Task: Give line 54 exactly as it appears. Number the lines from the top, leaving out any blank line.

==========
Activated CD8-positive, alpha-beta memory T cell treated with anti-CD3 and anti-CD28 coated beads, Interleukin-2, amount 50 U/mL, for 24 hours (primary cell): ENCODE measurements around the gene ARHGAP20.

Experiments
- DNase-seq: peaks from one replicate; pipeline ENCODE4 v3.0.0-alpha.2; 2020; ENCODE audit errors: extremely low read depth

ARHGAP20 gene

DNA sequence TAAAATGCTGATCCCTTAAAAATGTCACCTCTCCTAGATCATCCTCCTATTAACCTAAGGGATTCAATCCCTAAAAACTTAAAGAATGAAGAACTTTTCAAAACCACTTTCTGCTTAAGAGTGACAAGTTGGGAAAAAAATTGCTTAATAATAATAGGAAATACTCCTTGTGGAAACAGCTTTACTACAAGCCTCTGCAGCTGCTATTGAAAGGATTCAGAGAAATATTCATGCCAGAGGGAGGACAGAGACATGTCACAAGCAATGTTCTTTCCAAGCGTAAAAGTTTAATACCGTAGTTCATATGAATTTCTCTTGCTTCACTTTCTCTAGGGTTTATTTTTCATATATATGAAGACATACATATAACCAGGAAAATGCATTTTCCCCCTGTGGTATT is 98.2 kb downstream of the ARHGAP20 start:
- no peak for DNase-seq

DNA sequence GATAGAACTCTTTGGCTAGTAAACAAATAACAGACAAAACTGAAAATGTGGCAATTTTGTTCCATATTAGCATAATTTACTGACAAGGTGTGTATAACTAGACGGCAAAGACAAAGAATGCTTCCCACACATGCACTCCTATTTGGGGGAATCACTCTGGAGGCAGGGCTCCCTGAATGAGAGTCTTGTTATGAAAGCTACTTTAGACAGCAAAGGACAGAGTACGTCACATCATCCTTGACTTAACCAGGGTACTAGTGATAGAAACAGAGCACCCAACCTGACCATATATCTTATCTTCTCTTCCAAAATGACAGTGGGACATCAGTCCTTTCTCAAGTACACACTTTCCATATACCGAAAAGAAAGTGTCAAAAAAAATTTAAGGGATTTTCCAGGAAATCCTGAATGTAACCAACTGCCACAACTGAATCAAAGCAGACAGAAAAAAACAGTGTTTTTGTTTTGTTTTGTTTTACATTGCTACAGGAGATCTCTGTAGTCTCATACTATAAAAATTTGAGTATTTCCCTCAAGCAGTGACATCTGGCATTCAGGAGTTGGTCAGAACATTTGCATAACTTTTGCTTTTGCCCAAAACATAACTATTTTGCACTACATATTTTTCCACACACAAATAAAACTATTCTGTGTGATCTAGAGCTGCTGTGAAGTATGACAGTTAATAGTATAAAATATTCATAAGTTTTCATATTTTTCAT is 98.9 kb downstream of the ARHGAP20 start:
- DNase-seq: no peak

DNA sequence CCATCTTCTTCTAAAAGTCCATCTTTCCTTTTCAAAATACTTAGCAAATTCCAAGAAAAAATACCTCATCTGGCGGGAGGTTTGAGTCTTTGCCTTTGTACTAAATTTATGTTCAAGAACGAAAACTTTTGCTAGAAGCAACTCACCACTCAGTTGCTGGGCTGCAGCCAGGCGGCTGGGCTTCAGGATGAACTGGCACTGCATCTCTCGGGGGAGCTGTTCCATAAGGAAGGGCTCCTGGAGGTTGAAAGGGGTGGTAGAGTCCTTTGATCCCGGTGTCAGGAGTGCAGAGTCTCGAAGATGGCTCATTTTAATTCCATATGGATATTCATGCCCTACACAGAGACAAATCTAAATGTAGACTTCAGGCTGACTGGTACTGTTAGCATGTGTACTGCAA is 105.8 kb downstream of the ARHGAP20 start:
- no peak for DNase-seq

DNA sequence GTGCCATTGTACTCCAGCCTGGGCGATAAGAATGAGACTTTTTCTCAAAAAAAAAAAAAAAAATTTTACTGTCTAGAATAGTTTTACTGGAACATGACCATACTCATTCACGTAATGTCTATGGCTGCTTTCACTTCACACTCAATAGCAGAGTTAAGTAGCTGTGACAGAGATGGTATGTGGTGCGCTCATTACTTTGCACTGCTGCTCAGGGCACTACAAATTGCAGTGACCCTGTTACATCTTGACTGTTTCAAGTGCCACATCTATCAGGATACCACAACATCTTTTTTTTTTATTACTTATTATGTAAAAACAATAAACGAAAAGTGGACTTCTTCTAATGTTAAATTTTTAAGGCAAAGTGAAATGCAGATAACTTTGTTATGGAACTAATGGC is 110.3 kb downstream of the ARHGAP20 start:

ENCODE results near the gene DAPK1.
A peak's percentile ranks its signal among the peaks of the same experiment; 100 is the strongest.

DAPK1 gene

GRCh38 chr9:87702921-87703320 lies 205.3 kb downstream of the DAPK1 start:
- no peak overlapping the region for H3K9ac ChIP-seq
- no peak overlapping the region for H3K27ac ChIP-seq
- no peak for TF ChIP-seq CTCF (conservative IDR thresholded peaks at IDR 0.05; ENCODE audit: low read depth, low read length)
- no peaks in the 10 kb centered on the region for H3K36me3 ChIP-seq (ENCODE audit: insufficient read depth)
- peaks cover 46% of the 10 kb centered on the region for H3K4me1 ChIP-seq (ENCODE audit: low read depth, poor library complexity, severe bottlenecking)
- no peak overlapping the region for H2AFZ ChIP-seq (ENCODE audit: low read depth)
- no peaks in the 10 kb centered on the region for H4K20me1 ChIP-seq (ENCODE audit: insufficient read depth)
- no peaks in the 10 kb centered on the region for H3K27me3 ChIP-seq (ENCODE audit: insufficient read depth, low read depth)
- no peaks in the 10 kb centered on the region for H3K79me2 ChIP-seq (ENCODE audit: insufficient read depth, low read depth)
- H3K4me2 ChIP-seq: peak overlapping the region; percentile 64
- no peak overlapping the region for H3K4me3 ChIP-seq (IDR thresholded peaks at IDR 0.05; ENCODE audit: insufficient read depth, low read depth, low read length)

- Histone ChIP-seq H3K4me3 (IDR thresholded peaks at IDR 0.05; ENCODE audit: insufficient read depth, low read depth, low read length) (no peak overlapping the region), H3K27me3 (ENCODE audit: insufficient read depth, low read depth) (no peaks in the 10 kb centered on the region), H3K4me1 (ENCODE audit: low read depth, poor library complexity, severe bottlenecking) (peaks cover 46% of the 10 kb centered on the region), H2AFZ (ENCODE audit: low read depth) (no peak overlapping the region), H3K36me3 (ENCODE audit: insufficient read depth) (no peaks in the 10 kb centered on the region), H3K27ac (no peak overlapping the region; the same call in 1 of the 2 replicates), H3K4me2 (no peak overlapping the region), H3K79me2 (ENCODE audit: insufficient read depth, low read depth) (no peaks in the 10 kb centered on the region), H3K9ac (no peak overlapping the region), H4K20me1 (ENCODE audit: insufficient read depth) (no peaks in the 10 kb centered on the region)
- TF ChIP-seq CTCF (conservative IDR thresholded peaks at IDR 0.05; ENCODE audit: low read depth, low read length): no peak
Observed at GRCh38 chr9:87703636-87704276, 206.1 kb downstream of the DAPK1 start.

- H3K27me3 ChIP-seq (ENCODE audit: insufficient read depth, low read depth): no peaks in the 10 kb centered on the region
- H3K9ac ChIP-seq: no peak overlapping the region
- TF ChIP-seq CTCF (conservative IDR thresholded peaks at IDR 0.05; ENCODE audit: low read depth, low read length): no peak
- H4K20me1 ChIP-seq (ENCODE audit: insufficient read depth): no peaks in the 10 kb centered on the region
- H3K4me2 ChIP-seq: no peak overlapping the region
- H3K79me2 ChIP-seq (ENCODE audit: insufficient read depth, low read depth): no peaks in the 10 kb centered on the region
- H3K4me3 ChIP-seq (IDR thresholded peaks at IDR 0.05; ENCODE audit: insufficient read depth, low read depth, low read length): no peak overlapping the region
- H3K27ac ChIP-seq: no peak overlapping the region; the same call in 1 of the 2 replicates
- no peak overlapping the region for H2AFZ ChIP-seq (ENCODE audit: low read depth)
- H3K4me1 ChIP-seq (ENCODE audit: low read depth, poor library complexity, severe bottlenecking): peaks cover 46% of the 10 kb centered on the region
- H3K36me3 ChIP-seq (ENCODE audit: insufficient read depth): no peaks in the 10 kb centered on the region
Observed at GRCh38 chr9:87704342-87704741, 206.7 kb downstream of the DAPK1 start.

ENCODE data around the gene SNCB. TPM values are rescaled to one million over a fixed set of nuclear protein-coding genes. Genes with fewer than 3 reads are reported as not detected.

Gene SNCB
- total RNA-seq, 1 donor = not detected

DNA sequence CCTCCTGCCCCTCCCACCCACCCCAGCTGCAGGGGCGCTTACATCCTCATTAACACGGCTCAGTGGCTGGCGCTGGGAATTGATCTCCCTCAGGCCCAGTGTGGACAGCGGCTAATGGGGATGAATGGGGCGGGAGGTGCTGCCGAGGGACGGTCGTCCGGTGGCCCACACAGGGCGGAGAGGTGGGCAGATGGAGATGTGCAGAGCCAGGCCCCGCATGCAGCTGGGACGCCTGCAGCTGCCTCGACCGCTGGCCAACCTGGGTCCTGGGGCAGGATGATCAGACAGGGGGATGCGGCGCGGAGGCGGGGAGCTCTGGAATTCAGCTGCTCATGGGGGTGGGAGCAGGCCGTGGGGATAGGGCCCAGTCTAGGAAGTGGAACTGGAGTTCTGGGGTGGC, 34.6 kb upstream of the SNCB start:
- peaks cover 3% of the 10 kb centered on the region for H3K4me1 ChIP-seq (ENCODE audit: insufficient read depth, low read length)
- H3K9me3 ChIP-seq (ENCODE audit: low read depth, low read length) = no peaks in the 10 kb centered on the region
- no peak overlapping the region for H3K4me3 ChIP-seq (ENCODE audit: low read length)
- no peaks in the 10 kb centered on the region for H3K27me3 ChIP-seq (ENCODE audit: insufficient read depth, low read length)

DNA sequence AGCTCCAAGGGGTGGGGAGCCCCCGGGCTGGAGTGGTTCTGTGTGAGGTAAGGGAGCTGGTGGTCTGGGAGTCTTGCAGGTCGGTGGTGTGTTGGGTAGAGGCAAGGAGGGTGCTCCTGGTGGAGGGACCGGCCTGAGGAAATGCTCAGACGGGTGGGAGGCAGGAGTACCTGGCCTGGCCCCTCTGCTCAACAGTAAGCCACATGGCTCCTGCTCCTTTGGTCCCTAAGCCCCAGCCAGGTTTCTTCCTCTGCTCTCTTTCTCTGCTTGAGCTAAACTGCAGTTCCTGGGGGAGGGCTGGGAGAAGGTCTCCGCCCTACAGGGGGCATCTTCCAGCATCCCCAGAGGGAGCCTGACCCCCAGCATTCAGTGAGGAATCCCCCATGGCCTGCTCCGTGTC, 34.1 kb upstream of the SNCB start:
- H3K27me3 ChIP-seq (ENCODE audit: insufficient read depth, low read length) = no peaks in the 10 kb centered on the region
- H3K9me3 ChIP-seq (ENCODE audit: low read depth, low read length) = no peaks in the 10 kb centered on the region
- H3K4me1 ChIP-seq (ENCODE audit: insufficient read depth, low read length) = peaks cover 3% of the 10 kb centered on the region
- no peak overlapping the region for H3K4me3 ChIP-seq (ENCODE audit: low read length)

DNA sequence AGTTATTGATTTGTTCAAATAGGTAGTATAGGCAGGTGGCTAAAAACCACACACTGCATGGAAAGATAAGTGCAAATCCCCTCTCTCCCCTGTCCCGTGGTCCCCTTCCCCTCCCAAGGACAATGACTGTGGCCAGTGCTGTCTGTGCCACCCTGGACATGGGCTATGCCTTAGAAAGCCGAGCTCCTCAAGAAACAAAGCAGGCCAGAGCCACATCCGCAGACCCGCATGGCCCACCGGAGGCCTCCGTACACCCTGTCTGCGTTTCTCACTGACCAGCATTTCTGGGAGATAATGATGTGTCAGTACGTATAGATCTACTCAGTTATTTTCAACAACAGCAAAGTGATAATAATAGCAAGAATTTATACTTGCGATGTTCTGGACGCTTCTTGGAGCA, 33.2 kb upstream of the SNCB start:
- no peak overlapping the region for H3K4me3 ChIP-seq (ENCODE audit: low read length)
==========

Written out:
- no peak overlapping the region for H3K4me3 ChIP-seq (ENCODE audit: low read length)